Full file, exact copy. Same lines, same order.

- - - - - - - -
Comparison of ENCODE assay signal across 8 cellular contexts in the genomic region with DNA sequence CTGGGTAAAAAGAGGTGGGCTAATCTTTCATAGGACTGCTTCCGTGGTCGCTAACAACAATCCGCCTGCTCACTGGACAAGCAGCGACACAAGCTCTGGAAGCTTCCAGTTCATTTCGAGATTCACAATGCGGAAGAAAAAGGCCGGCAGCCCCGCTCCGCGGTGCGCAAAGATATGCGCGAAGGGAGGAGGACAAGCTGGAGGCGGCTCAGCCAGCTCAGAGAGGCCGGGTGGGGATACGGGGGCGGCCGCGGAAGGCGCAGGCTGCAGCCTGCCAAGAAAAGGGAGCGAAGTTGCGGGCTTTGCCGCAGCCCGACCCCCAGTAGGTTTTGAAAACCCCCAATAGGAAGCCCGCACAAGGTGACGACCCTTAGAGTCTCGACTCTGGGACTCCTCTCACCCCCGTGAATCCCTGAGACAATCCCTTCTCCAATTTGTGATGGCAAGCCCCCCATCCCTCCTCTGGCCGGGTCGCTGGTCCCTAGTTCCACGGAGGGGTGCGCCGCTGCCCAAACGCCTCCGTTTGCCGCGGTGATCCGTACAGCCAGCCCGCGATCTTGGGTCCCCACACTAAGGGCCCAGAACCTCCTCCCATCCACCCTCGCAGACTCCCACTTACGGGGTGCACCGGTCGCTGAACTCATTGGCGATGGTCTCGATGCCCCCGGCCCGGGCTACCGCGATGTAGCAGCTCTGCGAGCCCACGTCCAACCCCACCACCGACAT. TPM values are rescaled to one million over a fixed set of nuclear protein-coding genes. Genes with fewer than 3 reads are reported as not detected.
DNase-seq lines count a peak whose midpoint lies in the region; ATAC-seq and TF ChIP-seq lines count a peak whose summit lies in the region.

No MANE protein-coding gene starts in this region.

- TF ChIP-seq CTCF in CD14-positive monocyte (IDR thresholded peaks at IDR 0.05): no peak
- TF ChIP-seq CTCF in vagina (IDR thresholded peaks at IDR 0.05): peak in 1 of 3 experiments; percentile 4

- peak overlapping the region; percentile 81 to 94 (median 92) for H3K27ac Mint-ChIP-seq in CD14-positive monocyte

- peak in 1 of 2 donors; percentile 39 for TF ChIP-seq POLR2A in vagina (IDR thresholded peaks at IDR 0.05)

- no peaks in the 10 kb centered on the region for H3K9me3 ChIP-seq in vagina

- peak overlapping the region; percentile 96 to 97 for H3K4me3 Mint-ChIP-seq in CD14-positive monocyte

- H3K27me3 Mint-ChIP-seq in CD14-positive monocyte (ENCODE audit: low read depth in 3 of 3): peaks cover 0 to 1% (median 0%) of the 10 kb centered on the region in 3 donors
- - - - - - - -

Comparison of ENCODE assay signal across 8 cellular contexts in the genomic region with DNA sequence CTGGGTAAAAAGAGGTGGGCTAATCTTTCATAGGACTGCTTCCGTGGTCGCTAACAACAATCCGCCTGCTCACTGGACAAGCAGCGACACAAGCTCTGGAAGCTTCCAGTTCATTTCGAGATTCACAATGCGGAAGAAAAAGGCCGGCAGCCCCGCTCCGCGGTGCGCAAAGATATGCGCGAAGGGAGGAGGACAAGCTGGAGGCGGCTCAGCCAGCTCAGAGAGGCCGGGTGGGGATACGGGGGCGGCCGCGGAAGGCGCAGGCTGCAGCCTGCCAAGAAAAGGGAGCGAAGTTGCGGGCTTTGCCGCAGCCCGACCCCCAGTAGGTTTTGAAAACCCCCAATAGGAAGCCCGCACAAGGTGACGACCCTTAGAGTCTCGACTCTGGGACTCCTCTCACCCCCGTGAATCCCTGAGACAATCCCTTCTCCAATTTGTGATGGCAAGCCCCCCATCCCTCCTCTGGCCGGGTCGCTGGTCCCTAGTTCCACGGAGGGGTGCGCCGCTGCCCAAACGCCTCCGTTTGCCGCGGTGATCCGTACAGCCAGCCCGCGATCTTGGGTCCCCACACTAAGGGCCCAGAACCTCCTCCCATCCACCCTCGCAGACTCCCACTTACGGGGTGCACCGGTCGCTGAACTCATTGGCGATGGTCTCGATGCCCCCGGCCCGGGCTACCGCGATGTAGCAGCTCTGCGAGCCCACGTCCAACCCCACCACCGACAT. TPM values are rescaled to one million over a fixed set of nuclear protein-coding genes. Genes with fewer than 3 reads are reported as not detected.
DNase-seq lines count a peak whose midpoint lies in the region; ATAC-seq and TF ChIP-seq lines count a peak whose summit lies in the region.

No MANE protein-coding gene starts in this region.

- TF ChIP-seq CTCF in CD14-positive monocyte (IDR thresholded peaks at IDR 0.05): no peak
- TF ChIP-seq CTCF in vagina (IDR thresholded peaks at IDR 0.05): peak in 1 of 3 experiments; percentile 4

- peak overlapping the region; percentile 81 to 94 (median 92) for H3K27ac Mint-ChIP-seq in CD14-positive monocyte

- peak in 1 of 2 donors; percentile 39 for TF ChIP-seq POLR2A in vagina (IDR thresholded peaks at IDR 0.05)

- no peaks in the 10 kb centered on the region for H3K9me3 ChIP-seq in vagina

- peak overlapping the region; percentile 96 to 97 for H3K4me3 Mint-ChIP-seq in CD14-positive monocyte

- H3K27me3 Mint-ChIP-seq in CD14-positive monocyte (ENCODE audit: low read depth in 3 of 3): peaks cover 0 to 1% (median 0%) of the 10 kb centered on the region in 3 donors